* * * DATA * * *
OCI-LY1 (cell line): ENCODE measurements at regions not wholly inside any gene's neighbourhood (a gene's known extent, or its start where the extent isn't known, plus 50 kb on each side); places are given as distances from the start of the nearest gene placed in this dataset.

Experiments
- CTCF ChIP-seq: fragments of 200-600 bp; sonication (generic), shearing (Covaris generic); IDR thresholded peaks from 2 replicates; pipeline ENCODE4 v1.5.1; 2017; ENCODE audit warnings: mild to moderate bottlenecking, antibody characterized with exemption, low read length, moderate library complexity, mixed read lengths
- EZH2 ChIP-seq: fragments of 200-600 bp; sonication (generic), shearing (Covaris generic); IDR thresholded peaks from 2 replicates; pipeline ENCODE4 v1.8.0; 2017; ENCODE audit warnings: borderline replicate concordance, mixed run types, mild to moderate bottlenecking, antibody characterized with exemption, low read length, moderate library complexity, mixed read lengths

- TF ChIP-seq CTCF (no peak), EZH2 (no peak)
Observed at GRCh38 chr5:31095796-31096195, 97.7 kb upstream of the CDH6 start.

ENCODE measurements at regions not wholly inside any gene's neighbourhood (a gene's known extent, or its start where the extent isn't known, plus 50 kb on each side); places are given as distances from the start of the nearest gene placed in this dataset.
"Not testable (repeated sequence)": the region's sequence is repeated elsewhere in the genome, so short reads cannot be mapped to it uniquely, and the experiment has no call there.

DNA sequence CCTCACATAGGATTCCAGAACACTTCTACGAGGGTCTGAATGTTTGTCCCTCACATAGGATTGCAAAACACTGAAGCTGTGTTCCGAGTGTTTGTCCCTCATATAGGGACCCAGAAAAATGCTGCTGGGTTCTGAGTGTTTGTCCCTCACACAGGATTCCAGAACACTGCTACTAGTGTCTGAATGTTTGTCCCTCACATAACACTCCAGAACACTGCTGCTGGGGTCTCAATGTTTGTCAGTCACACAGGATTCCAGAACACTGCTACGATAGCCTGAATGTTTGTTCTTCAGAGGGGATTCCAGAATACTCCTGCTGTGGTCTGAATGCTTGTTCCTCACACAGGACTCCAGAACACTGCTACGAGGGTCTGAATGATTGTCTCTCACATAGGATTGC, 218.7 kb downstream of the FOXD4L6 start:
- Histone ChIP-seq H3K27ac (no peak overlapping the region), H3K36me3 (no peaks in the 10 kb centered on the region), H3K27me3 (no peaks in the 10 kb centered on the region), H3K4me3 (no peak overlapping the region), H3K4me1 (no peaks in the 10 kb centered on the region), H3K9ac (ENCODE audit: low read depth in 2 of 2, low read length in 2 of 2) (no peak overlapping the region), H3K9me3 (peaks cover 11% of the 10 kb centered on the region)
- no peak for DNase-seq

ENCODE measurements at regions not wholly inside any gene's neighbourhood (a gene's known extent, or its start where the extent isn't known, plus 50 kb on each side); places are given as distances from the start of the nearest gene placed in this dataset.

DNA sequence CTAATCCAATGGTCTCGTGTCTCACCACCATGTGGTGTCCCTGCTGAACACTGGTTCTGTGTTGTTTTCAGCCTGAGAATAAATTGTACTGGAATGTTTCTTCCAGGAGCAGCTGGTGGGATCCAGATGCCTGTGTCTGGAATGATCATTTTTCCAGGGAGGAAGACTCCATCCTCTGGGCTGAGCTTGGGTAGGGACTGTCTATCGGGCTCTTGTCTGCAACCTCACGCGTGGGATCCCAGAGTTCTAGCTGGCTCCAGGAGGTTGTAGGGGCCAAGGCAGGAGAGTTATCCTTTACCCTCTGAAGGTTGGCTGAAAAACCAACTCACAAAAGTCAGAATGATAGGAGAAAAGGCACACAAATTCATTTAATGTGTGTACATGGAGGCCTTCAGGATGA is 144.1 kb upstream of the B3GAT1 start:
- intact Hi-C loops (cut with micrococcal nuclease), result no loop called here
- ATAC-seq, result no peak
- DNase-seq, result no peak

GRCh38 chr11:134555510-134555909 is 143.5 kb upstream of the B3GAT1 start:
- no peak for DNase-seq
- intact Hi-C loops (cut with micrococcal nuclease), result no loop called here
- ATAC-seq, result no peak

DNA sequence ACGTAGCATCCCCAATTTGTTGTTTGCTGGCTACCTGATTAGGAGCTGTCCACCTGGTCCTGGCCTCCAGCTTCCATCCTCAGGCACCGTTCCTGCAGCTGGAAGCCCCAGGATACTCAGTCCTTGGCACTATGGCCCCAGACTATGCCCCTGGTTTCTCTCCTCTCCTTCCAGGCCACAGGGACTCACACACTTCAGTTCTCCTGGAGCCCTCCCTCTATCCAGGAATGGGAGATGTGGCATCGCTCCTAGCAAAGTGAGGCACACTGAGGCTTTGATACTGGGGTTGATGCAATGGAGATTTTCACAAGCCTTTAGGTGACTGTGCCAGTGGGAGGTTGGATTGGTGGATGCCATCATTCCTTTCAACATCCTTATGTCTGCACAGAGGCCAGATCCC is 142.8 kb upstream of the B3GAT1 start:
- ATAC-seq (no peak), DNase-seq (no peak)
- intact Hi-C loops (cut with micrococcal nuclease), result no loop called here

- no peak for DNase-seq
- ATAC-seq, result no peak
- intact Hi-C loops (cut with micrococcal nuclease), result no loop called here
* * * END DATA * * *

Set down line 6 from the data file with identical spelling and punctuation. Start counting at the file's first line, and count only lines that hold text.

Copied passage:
Observed at GRCh38 chr5:31095796-31096195, 97.7 kb upstream of the CDH6 start.